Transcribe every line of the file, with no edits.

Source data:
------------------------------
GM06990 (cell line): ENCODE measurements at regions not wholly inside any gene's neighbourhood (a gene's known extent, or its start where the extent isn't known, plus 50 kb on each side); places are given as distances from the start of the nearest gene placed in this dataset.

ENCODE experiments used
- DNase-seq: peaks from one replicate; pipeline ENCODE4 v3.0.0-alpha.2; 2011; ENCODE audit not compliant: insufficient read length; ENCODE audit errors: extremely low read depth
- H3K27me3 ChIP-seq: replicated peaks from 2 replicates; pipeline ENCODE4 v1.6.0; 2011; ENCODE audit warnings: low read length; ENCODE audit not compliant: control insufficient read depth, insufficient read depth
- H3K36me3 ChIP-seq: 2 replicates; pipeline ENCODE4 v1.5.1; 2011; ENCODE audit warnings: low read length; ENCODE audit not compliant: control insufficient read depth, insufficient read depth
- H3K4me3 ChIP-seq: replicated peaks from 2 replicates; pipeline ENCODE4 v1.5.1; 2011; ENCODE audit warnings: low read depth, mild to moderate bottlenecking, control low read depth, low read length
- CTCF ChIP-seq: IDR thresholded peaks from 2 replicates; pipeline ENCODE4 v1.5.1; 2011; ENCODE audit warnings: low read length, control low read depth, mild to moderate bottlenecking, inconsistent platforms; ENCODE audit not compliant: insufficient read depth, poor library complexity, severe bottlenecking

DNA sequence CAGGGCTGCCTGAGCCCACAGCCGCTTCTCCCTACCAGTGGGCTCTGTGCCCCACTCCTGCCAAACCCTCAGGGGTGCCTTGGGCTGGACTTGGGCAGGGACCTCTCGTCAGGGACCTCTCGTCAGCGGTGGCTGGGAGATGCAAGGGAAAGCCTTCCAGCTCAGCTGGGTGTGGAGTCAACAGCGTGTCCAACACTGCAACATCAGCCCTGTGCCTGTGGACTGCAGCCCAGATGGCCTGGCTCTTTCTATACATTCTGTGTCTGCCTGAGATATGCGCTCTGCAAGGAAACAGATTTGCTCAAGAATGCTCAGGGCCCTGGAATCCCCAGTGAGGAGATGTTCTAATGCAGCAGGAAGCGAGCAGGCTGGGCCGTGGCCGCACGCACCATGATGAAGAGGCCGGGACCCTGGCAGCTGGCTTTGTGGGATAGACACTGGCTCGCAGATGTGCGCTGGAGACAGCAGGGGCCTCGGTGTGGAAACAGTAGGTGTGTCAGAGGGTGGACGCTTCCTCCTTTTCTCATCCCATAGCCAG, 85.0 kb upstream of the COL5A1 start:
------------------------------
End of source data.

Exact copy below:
GM06990 (cell line): ENCODE measurements at regions not wholly inside any gene's neighbourhood (a gene's known extent, or its start where the extent isn't known, plus 50 kb on each side); places are given as distances from the start of the nearest gene placed in this dataset.

ENCODE experiments used
- DNase-seq: peaks from one replicate; pipeline ENCODE4 v3.0.0-alpha.2; 2011; ENCODE audit not compliant: insufficient read length; ENCODE audit errors: extremely low read depth
- H3K27me3 ChIP-seq: replicated peaks from 2 replicates; pipeline ENCODE4 v1.6.0; 2011; ENCODE audit warnings: low read length; ENCODE audit not compliant: control insufficient read depth, insufficient read depth
- H3K36me3 ChIP-seq: 2 replicates; pipeline ENCODE4 v1.5.1; 2011; ENCODE audit warnings: low read length; ENCODE audit not compliant: control insufficient read depth, insufficient read depth
- H3K4me3 ChIP-seq: replicated peaks from 2 replicates; pipeline ENCODE4 v1.5.1; 2011; ENCODE audit warnings: low read depth, mild to moderate bottlenecking, control low read depth, low read length
- CTCF ChIP-seq: IDR thresholded peaks from 2 replicates; pipeline ENCODE4 v1.5.1; 2011; ENCODE audit warnings: low read length, control low read depth, mild to moderate bottlenecking, inconsistent platforms; ENCODE audit not compliant: insufficient read depth, poor library complexity, severe bottlenecking

DNA sequence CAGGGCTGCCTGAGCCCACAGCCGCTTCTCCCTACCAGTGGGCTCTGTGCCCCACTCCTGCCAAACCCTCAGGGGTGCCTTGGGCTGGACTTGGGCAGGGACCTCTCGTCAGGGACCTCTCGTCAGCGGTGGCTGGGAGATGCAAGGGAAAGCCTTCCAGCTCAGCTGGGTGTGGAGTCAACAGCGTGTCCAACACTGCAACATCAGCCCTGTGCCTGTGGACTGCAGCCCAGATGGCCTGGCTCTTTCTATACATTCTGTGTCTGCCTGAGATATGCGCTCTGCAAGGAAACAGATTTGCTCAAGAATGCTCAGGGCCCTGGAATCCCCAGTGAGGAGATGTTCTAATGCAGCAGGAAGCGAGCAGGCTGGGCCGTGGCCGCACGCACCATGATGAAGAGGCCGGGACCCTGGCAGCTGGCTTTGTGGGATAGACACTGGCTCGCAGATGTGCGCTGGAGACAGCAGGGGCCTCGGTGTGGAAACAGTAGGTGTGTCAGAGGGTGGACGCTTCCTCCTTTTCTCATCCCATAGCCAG, 85.0 kb upstream of the COL5A1 start: